hildene christmas

Hildene, The Lincoln Family Home, is decorated as it would have been for Christmas 1912.

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MANCHESTER — From now through Jan. 1, visitors to Hildene, The Lincoln Family Home can experience what it would have been like to stop by as presidential son Robert Lincoln and wife, Mary, prepared for their family Christmas 108 years ago. Based on the family’s own written correspondence, 1912 is one of the four years researchers are certain the Robert Lincolns stayed in Vermont for Christmas.

In the front hall is a traditional Christmas tree, which in 1912 would be similar to the kind of tree the Lincolns may have cut and brought from their woods. Its boughs are decorated with a combination of Victorian and Edwardian ornaments that evoke the era. The tree would normally be put up on Christmas Eve and the candles would not be lit until after midnight or until Christmas morning.

In 1912 it would have been Mary Harlan Lincoln providing the entertainment, playing Christmas music on her piano. Given the musicality of her children, she’d likely have gathered the family around her to sing carols and hymns before the stockings were hung by the Lincoln grandchildren: Bud (8), Peggy (14), and cousin Linc (20) at the time.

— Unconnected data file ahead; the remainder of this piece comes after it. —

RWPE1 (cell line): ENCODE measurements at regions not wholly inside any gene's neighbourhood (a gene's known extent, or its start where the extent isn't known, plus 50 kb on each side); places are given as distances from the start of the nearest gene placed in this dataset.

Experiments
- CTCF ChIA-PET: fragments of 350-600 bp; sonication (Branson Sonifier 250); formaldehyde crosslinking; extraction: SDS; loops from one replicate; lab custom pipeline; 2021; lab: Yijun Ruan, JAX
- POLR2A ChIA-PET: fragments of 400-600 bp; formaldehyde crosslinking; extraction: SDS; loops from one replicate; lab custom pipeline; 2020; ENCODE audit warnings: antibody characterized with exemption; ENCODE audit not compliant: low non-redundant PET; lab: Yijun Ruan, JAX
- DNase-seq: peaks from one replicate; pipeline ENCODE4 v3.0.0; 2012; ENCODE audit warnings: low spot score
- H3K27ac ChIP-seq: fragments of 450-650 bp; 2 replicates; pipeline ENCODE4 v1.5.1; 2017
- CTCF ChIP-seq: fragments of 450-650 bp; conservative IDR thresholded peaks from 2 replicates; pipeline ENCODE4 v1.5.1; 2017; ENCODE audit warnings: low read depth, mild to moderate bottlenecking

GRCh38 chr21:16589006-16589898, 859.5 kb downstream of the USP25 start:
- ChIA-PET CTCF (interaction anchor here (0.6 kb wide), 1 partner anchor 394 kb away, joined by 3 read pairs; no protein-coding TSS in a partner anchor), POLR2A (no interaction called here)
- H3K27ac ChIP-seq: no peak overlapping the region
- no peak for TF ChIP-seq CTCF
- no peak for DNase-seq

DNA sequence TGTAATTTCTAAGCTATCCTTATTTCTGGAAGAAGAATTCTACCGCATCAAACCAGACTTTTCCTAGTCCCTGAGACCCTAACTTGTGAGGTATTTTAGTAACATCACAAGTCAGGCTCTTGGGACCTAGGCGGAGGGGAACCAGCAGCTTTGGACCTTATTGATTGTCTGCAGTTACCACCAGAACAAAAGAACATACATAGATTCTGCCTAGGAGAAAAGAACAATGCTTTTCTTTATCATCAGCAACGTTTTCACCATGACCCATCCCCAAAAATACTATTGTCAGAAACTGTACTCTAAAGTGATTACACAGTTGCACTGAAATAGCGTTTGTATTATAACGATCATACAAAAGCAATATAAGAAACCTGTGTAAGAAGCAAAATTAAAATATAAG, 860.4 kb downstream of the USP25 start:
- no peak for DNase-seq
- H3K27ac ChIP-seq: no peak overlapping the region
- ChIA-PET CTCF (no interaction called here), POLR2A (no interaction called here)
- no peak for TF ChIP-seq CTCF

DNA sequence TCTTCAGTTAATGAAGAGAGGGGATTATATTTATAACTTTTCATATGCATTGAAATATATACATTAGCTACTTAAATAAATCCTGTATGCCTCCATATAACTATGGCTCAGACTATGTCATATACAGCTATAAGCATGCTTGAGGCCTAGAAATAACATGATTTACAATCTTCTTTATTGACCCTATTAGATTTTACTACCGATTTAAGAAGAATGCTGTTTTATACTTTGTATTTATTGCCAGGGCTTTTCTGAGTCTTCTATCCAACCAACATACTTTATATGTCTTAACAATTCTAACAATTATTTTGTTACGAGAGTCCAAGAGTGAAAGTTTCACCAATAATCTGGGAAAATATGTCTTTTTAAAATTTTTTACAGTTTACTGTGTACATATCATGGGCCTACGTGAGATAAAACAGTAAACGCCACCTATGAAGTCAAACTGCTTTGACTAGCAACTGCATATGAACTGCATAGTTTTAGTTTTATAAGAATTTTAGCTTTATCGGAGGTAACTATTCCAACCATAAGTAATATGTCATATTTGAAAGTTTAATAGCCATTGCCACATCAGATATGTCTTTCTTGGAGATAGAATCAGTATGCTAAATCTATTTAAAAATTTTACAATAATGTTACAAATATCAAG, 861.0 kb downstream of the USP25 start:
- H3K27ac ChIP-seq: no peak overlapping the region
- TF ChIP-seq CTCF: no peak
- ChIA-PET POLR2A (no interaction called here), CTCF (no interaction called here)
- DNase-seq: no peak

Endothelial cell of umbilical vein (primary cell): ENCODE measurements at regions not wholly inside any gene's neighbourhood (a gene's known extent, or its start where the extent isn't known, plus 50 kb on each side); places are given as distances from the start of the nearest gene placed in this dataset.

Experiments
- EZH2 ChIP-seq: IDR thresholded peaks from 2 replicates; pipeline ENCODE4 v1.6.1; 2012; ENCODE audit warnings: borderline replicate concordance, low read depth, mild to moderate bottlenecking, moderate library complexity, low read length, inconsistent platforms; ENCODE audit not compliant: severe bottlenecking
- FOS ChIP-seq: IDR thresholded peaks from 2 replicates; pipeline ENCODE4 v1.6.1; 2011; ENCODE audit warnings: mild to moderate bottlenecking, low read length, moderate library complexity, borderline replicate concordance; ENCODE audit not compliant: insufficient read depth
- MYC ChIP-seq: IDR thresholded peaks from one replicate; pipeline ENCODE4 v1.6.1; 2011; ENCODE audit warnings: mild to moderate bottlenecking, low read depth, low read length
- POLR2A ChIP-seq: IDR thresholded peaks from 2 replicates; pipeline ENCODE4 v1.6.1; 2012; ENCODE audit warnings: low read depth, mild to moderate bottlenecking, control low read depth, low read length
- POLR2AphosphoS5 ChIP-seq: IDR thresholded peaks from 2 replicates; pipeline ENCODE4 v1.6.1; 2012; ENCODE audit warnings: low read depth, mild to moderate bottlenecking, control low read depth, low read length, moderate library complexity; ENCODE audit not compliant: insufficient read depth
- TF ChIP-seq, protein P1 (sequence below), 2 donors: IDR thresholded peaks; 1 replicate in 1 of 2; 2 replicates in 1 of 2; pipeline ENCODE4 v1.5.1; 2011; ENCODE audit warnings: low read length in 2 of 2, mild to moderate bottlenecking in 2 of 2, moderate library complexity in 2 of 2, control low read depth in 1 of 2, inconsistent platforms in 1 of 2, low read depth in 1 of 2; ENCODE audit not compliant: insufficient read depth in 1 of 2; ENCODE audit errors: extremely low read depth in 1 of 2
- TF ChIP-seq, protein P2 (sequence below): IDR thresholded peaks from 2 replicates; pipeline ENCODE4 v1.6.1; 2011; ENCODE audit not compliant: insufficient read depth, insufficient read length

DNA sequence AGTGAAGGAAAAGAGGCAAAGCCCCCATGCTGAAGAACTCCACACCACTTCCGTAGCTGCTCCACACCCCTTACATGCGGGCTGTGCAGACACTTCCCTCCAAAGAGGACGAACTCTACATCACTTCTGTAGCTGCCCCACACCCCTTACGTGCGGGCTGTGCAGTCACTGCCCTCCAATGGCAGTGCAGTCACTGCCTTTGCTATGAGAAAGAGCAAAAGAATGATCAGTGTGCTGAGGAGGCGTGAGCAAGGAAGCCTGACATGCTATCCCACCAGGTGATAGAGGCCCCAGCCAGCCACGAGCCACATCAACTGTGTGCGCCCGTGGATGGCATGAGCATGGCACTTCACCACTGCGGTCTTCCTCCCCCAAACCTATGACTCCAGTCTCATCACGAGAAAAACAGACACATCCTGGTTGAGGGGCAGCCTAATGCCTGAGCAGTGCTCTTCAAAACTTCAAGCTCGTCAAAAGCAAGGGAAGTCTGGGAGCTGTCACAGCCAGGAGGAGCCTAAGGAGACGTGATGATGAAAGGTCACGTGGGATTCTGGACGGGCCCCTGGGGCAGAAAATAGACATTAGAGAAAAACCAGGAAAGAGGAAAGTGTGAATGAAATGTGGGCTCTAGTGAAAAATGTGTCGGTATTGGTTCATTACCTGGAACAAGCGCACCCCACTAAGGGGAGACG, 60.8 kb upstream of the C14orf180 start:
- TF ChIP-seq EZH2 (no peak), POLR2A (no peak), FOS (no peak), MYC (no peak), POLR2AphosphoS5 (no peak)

Visitors can see some or all of the Lincoln family’s estate, including the home; the goat dairy and cheese-making facility; the Pullman palace car, Sunbeam; and Dene Farm. The Museum Store, located in the Welcome Center, is also a popular destination for holiday shoppers.

Hildene is open Thursday through Monday from 10 a.m. to 4 p.m. For more information and COVID protocols, go to https://hildene.org/visiting/hours. Admission is not required for The Museum Store. Admission is required to tour the estate — $23 for adults and $6 for children ages 6 to 16. Members and children under 6 are free. Hildene is closed December 22, 23, 24, 25 and 26.


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